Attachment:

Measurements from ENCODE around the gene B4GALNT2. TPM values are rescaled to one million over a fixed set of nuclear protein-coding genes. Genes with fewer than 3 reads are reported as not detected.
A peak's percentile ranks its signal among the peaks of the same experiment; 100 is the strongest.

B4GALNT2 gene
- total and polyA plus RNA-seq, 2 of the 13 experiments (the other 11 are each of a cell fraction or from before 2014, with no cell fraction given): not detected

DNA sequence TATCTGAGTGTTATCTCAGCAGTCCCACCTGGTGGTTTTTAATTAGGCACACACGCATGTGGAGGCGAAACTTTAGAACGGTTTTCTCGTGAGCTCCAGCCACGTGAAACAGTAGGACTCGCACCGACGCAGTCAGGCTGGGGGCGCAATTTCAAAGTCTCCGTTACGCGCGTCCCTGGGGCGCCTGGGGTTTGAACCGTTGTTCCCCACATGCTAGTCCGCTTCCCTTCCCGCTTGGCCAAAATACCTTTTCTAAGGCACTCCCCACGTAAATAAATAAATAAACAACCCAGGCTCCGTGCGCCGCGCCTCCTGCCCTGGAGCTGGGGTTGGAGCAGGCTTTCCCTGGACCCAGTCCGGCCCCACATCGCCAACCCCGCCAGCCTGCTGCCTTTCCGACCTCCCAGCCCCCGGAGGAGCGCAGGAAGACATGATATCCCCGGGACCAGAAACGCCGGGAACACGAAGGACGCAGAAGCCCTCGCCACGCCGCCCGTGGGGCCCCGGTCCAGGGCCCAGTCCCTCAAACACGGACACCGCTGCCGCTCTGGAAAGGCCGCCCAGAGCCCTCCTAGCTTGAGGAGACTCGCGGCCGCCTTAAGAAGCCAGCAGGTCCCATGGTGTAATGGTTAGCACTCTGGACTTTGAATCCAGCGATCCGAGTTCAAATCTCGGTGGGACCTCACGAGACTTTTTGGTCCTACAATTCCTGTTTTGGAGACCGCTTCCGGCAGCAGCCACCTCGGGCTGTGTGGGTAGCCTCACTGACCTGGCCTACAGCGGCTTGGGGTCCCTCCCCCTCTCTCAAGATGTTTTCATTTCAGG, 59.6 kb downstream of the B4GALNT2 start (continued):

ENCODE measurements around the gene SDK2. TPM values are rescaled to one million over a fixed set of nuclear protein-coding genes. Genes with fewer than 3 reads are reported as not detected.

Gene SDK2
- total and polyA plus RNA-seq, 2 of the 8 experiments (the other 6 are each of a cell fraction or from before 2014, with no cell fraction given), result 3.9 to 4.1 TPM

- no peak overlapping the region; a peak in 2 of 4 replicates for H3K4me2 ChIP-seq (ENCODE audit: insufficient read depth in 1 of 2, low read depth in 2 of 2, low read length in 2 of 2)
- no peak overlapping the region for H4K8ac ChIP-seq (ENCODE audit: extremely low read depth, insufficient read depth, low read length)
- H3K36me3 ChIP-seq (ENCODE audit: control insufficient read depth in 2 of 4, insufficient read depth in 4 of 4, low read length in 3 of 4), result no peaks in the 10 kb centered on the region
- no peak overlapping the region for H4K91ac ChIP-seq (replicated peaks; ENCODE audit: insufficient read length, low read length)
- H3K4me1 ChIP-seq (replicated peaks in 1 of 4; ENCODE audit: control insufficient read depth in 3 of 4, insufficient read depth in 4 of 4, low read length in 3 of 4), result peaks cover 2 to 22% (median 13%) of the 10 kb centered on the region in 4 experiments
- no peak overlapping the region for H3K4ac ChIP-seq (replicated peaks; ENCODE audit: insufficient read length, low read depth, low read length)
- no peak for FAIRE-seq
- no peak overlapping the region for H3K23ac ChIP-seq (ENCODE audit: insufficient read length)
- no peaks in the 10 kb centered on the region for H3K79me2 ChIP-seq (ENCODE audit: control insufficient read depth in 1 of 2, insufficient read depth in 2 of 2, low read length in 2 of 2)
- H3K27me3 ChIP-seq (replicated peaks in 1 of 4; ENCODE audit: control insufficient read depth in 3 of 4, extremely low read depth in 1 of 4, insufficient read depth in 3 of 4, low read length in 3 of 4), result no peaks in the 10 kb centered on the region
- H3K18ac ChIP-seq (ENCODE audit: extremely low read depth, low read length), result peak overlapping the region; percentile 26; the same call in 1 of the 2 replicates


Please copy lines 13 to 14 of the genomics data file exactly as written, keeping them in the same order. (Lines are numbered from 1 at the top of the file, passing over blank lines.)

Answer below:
- H3K4me1 ChIP-seq (replicated peaks in 1 of 4; ENCODE audit: control insufficient read depth in 3 of 4, insufficient read depth in 4 of 4, low read length in 3 of 4), result peaks cover 2 to 22% (median 13%) of the 10 kb centered on the region in 4 experiments
- no peak overlapping the region for H3K4ac ChIP-seq (replicated peaks; ENCODE audit: insufficient read length, low read depth, low read length)